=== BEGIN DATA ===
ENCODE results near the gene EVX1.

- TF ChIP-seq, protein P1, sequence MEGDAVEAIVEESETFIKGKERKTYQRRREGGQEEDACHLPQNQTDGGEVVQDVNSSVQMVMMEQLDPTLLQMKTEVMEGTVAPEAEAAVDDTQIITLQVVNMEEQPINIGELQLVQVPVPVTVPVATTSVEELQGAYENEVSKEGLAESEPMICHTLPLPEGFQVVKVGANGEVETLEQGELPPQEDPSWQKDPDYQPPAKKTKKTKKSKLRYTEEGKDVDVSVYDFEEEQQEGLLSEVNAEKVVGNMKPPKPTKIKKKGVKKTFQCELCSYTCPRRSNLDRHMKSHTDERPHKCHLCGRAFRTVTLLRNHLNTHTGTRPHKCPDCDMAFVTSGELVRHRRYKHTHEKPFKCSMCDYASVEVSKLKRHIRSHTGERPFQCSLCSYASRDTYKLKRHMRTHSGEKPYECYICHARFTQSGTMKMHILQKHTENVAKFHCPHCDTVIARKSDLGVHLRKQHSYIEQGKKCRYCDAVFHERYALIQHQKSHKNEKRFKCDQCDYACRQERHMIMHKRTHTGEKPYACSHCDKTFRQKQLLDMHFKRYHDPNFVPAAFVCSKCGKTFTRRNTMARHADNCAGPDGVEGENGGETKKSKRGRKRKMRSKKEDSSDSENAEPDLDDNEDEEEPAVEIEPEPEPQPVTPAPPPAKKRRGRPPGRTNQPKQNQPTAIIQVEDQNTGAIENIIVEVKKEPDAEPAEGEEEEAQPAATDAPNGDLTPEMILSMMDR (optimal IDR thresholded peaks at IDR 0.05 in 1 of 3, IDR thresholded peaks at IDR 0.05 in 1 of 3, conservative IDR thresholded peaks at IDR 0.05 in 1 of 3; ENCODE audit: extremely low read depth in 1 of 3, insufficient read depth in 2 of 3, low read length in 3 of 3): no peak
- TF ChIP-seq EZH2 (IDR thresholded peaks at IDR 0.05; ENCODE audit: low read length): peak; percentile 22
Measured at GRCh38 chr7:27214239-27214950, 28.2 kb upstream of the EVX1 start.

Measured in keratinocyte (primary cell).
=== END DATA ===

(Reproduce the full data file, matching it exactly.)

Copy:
ENCODE results near the gene EVX1.

- TF ChIP-seq, protein P1, sequence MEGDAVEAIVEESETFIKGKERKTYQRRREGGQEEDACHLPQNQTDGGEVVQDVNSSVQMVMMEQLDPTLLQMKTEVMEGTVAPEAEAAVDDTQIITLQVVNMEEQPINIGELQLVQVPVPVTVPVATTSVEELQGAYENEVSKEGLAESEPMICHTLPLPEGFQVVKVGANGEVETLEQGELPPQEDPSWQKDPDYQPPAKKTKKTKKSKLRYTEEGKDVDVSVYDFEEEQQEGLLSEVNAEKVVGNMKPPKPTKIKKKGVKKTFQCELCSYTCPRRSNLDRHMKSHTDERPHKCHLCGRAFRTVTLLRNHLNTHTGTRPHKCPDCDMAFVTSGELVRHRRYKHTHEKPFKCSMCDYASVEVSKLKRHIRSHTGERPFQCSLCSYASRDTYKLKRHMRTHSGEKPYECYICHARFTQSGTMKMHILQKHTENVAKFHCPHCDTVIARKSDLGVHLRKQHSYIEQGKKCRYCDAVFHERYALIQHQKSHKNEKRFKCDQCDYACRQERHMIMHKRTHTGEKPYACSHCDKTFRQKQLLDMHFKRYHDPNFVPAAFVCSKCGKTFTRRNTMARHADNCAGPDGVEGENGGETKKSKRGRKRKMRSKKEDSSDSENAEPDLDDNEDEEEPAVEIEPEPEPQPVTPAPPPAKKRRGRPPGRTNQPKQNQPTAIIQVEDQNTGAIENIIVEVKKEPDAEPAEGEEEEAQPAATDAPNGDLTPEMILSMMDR (optimal IDR thresholded peaks at IDR 0.05 in 1 of 3, IDR thresholded peaks at IDR 0.05 in 1 of 3, conservative IDR thresholded peaks at IDR 0.05 in 1 of 3; ENCODE audit: extremely low read depth in 1 of 3, insufficient read depth in 2 of 3, low read length in 3 of 3): no peak
- TF ChIP-seq EZH2 (IDR thresholded peaks at IDR 0.05; ENCODE audit: low read length): peak; percentile 22
Measured at GRCh38 chr7:27214239-27214950, 28.2 kb upstream of the EVX1 start.

Measured in keratinocyte (primary cell).